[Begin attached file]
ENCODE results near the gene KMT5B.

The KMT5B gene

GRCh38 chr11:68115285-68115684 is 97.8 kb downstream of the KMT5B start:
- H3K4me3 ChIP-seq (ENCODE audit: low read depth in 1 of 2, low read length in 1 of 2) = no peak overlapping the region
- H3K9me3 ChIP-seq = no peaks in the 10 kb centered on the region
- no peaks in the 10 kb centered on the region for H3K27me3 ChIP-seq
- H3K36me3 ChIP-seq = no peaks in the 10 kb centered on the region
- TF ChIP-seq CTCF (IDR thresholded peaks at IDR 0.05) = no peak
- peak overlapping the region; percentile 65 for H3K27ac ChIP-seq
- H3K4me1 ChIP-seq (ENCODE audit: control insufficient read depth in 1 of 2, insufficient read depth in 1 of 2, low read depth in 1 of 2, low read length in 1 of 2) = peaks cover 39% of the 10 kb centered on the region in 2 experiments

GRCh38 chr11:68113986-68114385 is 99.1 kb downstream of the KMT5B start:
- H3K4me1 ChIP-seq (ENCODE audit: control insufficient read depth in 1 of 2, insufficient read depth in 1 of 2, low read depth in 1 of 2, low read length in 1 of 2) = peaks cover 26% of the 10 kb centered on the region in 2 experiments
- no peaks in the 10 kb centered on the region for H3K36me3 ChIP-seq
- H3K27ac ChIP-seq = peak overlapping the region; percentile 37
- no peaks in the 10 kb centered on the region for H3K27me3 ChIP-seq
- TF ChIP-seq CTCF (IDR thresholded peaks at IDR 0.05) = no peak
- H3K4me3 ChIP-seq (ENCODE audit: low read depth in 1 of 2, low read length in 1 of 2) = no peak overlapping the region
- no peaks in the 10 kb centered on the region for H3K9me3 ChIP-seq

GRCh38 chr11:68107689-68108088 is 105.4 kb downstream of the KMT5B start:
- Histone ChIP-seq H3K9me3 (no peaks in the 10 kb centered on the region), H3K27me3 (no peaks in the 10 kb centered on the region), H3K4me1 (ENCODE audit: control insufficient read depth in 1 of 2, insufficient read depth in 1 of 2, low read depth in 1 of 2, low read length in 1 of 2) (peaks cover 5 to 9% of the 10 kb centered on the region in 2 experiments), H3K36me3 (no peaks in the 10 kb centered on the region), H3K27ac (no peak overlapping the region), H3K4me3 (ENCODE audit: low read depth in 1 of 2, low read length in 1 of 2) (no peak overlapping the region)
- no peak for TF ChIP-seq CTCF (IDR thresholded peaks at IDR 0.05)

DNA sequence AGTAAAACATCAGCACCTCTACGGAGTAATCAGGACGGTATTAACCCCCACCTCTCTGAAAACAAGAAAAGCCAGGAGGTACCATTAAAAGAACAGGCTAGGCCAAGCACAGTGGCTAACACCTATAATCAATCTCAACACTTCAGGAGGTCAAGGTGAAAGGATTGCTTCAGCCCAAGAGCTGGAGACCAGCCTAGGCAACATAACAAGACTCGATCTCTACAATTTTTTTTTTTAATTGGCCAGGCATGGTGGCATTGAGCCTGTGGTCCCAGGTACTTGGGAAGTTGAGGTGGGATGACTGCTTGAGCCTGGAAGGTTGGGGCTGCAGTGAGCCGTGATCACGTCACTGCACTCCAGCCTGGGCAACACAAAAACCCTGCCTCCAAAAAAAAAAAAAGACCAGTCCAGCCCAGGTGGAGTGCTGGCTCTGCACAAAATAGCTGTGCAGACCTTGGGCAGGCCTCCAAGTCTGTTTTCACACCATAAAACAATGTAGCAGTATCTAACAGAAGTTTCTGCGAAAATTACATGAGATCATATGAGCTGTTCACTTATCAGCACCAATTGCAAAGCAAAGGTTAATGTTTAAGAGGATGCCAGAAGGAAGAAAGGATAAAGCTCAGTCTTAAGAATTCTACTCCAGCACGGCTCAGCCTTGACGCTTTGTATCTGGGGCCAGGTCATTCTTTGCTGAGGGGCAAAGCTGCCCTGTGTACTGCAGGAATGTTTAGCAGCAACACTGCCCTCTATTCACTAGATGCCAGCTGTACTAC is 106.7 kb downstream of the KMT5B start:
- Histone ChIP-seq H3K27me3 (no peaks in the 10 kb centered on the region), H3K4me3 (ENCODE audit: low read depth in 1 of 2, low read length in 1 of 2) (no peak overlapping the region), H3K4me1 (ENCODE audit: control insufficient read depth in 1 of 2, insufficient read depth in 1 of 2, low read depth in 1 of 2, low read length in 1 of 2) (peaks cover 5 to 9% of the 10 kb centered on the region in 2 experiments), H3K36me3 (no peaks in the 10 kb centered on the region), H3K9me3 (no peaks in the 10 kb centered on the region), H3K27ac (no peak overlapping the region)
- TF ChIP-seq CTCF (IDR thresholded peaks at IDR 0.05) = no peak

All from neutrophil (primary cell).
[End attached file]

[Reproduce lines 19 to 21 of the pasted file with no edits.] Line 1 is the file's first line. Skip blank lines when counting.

GRCh38 chr11:68107689-68108088 is 105.4 kb downstream of the KMT5B start:
- Histone ChIP-seq H3K9me3 (no peaks in the 10 kb centered on the region), H3K27me3 (no peaks in the 10 kb centered on the region), H3K4me1 (ENCODE audit: control insufficient read depth in 1 of 2, insufficient read depth in 1 of 2, low read depth in 1 of 2, low read length in 1 of 2) (peaks cover 5 to 9% of the 10 kb centered on the region in 2 experiments), H3K36me3 (no peaks in the 10 kb centered on the region), H3K27ac (no peak overlapping the region), H3K4me3 (ENCODE audit: low read depth in 1 of 2, low read length in 1 of 2) (no peak overlapping the region)
- no peak for TF ChIP-seq CTCF (IDR thresholded peaks at IDR 0.05)